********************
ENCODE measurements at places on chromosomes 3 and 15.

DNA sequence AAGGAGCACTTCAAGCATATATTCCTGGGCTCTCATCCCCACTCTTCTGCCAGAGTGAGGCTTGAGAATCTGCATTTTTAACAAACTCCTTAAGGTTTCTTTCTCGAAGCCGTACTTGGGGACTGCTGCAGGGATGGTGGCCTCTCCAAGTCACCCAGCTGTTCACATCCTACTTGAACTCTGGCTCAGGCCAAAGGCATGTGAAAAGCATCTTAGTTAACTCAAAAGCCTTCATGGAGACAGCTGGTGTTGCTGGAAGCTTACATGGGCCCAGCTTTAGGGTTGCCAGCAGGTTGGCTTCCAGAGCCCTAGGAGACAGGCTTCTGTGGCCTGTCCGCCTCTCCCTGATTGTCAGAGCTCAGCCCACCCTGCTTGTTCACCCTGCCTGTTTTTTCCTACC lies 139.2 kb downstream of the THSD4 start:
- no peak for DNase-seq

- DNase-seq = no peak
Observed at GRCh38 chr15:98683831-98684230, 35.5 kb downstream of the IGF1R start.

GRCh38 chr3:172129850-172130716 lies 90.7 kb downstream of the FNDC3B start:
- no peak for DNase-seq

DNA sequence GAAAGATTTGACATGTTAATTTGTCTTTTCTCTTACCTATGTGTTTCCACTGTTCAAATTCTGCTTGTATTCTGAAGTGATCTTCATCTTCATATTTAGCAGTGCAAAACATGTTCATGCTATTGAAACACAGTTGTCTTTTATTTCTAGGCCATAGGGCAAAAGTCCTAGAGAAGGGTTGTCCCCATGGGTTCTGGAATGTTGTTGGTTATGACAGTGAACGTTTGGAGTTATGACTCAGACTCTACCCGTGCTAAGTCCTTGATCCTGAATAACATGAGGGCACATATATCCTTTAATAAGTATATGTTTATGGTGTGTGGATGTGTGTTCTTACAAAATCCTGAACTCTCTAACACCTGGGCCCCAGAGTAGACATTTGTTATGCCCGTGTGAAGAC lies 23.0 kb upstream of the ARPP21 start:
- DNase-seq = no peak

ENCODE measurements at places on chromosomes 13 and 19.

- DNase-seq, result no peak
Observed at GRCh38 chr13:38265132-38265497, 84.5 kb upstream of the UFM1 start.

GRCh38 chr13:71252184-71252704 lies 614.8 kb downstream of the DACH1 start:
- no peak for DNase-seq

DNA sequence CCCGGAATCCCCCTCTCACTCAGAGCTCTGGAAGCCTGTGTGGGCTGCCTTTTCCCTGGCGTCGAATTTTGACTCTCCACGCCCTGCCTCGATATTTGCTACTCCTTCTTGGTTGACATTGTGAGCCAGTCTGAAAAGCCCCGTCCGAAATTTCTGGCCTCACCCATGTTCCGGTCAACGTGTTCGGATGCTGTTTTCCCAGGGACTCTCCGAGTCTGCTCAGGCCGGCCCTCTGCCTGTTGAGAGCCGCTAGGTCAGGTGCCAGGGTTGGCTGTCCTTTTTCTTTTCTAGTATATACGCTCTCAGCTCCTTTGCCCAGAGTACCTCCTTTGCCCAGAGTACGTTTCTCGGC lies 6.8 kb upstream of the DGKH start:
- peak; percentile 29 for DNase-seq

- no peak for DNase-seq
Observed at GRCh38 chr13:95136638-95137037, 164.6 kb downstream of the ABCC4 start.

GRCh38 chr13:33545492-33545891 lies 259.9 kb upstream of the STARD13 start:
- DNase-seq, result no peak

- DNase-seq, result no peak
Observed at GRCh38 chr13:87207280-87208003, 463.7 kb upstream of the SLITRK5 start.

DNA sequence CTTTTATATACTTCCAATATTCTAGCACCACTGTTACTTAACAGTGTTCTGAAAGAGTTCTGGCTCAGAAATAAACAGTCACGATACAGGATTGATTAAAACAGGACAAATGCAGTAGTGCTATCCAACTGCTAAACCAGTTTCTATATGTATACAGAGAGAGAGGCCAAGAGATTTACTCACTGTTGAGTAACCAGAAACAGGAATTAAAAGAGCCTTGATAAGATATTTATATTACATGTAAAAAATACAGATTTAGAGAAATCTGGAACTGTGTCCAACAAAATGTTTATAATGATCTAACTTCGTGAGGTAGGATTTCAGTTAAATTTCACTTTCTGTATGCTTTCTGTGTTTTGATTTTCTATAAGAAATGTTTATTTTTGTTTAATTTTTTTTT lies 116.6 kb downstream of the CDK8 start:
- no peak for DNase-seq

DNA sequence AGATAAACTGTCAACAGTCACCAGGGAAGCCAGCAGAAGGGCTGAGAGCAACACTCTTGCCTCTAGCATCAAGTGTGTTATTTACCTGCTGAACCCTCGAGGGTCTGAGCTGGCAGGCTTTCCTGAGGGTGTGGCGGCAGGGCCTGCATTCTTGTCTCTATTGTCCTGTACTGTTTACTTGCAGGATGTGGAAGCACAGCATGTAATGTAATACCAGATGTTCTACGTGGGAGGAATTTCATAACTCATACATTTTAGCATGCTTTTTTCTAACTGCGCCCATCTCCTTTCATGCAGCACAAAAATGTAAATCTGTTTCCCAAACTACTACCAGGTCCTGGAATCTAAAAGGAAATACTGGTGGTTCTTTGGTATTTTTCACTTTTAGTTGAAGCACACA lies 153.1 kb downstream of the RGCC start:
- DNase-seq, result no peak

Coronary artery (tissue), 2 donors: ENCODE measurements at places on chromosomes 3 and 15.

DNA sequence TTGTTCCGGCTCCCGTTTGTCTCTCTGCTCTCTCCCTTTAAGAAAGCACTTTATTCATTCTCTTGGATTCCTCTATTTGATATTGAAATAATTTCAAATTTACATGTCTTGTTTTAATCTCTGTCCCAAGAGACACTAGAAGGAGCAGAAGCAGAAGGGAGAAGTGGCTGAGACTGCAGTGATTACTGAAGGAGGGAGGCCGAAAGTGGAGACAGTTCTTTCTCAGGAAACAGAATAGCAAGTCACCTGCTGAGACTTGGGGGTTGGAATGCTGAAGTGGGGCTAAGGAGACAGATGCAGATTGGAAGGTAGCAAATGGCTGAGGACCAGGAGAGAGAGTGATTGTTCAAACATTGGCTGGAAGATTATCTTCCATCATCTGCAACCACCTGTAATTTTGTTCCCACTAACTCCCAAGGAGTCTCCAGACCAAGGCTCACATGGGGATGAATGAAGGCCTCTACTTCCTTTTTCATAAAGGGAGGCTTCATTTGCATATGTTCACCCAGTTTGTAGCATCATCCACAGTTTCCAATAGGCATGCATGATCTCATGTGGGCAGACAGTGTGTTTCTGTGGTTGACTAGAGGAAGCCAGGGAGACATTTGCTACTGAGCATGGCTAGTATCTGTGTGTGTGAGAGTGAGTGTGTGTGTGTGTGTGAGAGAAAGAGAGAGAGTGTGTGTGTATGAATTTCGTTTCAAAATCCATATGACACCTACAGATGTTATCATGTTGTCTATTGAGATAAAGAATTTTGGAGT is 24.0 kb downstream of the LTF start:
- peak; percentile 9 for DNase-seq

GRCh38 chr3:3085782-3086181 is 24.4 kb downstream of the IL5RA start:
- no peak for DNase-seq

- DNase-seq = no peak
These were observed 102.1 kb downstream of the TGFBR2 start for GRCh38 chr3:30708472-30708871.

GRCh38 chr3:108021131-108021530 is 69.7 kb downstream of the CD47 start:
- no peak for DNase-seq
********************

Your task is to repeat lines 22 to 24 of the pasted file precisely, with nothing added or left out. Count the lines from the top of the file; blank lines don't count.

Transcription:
Observed at GRCh38 chr13:87207280-87208003, 463.7 kb upstream of the SLITRK5 start.

DNA sequence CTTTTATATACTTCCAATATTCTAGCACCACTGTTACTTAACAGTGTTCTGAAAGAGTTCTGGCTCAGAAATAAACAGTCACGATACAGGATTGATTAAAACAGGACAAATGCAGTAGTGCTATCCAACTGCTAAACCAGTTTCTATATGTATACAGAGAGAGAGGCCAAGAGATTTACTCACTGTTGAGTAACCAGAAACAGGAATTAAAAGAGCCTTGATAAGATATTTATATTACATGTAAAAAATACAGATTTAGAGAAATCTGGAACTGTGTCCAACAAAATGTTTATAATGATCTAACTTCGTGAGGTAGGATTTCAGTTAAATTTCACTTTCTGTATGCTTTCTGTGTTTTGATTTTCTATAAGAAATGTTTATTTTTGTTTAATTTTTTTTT lies 116.6 kb downstream of the CDK8 start:
- no peak for DNase-seq